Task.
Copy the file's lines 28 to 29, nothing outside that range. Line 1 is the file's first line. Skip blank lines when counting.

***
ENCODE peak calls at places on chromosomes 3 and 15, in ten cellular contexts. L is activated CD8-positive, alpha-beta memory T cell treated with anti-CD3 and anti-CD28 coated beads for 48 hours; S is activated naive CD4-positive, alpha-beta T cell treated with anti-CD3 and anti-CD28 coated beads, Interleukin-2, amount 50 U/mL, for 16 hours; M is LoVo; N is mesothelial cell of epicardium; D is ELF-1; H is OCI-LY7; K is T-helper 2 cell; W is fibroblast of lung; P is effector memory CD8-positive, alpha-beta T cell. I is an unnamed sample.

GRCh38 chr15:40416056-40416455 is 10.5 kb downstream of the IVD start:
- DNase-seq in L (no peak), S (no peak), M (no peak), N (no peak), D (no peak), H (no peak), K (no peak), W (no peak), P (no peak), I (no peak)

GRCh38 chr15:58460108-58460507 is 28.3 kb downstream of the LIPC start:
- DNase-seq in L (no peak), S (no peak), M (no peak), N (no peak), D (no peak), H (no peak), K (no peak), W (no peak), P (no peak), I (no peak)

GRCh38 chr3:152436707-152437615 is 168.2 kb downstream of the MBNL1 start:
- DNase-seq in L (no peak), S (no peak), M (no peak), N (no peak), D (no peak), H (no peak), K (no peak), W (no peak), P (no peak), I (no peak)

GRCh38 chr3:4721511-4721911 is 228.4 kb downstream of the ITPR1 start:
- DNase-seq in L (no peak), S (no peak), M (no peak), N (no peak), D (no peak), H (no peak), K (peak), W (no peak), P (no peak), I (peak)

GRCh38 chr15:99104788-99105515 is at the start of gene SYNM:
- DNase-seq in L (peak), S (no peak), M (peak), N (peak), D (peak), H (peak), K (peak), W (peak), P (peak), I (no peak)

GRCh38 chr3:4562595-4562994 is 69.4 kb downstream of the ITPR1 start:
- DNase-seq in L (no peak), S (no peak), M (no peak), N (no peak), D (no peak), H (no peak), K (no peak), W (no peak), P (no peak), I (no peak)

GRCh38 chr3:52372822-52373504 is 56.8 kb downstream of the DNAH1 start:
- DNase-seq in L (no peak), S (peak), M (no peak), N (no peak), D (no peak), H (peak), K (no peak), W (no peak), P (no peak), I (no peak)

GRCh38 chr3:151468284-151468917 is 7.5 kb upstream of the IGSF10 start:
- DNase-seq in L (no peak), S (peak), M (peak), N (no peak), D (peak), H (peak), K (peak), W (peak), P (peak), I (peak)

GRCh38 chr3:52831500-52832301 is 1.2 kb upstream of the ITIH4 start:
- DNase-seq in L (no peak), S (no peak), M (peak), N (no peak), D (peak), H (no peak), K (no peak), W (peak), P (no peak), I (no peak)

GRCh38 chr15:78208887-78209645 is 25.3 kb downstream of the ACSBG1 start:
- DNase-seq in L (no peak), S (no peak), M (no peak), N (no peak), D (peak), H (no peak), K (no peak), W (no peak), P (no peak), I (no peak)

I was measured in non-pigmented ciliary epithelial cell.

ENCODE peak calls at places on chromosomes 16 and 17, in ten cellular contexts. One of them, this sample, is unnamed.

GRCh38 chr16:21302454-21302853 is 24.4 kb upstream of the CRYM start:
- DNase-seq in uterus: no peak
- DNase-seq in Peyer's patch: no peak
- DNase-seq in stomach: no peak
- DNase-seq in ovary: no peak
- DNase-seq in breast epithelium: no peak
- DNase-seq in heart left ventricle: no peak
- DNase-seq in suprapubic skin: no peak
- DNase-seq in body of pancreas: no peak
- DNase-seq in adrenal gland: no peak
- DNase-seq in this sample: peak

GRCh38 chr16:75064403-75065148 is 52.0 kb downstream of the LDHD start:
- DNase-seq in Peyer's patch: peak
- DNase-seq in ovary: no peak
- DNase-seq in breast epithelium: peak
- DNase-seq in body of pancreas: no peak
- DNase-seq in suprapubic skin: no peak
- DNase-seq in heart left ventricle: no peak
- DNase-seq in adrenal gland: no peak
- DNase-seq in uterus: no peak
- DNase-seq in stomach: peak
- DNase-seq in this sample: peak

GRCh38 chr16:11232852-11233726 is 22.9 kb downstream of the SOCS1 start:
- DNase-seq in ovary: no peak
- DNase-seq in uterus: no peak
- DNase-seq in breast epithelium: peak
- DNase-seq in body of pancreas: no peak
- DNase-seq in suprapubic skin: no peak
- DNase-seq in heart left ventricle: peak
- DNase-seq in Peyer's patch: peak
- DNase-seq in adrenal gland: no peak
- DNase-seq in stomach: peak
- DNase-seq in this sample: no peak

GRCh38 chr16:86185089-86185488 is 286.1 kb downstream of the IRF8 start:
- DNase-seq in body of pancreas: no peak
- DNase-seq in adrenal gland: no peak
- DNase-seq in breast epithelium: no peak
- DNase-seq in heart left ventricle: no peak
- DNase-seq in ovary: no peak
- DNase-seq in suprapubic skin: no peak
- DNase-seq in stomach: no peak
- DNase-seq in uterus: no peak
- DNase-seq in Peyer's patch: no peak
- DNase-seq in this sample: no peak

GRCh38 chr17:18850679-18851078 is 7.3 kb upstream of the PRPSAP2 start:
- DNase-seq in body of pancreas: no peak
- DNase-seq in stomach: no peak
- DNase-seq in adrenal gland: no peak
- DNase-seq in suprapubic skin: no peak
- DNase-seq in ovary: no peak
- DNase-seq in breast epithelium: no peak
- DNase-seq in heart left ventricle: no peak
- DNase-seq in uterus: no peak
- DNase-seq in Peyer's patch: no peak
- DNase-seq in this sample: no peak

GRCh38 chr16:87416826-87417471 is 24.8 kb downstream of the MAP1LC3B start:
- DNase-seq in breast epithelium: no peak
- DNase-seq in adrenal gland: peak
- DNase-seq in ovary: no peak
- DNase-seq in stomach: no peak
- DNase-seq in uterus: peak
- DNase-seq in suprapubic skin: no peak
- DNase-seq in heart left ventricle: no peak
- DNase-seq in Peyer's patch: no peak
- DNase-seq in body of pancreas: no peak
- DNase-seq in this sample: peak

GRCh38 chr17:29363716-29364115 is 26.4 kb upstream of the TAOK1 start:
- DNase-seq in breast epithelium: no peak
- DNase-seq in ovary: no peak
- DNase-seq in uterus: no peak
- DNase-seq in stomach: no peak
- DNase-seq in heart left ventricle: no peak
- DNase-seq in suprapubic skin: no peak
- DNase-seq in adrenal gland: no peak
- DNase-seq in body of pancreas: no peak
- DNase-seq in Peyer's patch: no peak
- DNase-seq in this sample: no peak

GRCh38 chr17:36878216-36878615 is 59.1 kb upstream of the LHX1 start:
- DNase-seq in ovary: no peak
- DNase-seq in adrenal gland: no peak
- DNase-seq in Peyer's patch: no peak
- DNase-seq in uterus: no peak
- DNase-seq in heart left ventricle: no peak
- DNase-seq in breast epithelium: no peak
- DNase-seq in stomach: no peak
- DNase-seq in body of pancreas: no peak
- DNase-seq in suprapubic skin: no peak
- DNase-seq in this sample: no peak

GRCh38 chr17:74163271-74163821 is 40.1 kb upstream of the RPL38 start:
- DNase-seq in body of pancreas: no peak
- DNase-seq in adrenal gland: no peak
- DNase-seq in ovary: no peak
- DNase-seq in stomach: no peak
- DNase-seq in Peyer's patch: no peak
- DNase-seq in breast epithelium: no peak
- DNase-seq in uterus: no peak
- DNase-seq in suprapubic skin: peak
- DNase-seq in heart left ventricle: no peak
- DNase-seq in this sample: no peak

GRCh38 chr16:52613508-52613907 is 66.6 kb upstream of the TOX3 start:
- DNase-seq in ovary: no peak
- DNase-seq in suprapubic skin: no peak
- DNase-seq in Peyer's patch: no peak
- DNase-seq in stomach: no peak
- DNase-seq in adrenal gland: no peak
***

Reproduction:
- DNase-seq in ovary: no peak
- DNase-seq in breast epithelium: no peak